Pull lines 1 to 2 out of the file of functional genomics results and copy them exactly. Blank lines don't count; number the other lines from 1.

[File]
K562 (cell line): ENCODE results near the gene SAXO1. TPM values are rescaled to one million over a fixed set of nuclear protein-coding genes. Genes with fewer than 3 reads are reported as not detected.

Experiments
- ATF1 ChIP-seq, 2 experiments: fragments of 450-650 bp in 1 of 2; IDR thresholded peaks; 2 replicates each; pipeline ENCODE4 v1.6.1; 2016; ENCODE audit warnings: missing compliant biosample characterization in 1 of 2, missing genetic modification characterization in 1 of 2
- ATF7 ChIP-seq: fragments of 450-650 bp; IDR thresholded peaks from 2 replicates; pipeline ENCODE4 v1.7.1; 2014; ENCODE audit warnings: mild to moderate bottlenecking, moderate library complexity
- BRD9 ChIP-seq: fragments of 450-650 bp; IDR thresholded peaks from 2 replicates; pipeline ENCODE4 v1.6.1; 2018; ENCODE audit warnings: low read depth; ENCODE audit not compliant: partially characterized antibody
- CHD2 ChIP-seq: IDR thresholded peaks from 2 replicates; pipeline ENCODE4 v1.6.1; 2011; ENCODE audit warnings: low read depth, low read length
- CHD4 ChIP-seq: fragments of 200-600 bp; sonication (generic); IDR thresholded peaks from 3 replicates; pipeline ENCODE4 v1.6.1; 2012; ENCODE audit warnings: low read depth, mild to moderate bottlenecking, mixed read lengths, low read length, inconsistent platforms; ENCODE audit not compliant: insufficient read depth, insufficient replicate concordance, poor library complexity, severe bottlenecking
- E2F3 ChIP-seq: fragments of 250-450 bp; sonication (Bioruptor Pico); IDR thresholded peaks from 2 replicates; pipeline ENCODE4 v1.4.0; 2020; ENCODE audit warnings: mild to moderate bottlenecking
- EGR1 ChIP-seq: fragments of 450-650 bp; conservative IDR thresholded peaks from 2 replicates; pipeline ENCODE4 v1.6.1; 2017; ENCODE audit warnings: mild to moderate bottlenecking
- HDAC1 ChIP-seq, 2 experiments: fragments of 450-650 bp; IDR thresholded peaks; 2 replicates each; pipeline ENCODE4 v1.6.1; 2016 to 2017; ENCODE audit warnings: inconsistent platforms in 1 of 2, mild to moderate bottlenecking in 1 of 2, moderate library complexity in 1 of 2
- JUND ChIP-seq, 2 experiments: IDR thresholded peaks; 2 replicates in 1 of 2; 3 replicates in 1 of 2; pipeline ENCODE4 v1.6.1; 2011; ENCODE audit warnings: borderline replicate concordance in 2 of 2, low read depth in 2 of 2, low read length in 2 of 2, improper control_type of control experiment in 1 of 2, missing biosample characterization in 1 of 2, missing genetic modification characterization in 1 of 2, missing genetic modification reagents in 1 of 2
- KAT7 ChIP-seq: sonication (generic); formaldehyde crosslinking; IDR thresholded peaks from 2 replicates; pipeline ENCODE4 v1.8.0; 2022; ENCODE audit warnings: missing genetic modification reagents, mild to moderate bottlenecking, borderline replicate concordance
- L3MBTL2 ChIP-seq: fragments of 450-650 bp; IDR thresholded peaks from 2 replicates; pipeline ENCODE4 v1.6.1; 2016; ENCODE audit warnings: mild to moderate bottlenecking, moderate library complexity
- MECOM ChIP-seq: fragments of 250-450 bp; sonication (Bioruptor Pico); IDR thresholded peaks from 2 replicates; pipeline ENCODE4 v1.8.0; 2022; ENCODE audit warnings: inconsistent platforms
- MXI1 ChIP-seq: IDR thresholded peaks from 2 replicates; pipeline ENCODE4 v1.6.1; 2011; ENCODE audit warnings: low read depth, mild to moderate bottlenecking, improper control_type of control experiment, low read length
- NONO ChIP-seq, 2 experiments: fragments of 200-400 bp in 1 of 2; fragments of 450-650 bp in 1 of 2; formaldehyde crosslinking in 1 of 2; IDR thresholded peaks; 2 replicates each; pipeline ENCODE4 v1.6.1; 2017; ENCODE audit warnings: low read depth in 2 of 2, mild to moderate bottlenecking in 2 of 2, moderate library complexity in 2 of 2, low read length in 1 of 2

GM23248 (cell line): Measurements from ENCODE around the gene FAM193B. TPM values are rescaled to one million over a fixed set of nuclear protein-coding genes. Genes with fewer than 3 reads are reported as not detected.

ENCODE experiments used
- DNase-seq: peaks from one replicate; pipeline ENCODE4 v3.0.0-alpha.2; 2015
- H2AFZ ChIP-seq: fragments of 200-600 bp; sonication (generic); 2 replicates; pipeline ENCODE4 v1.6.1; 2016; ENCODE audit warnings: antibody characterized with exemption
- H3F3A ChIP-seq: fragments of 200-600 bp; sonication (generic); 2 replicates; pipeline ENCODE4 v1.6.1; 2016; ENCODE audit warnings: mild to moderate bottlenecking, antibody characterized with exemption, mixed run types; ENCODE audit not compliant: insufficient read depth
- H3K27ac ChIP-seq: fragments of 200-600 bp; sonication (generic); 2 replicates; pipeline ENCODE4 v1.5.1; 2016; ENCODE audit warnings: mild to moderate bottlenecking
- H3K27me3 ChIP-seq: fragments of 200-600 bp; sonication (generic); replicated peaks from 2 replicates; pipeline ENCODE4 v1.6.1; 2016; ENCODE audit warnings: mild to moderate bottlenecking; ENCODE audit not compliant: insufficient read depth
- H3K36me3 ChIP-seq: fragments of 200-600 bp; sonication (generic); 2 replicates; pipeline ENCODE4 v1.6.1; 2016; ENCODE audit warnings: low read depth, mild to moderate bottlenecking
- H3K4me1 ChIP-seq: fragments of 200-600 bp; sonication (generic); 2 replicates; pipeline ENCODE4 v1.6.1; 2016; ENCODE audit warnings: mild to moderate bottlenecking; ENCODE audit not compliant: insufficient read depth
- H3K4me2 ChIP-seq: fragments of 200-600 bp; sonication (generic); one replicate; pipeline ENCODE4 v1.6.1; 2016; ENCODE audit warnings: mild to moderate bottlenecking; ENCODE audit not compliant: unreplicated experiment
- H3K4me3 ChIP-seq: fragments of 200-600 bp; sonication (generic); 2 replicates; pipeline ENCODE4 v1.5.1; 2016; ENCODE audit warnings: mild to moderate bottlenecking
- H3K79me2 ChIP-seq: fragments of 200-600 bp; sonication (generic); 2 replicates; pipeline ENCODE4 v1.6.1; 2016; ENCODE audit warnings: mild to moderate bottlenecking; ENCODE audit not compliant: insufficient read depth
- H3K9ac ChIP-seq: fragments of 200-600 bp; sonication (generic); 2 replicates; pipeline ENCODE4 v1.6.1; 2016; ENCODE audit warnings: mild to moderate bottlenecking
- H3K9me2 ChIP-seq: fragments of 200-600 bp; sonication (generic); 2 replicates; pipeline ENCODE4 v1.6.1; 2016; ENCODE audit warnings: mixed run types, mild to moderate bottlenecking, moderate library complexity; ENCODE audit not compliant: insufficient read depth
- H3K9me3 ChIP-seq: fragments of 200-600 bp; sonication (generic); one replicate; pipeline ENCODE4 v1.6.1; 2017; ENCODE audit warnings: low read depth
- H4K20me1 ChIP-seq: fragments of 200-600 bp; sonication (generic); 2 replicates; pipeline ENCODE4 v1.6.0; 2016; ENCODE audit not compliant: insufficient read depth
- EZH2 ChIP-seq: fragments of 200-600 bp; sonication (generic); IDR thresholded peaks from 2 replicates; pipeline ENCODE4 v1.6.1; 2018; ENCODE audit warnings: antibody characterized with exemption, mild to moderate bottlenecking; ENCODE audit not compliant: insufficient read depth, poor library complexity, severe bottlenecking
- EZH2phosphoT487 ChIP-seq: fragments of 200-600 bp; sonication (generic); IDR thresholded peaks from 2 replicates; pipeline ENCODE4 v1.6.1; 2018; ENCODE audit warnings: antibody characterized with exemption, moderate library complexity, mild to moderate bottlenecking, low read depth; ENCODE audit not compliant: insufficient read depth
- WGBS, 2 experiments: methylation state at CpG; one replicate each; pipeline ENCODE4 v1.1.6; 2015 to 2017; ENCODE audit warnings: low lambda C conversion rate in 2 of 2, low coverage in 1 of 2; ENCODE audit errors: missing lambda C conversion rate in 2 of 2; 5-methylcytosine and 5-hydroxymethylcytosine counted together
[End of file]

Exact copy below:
K562 (cell line): ENCODE results near the gene SAXO1. TPM values are rescaled to one million over a fixed set of nuclear protein-coding genes. Genes with fewer than 3 reads are reported as not detected.

Experiments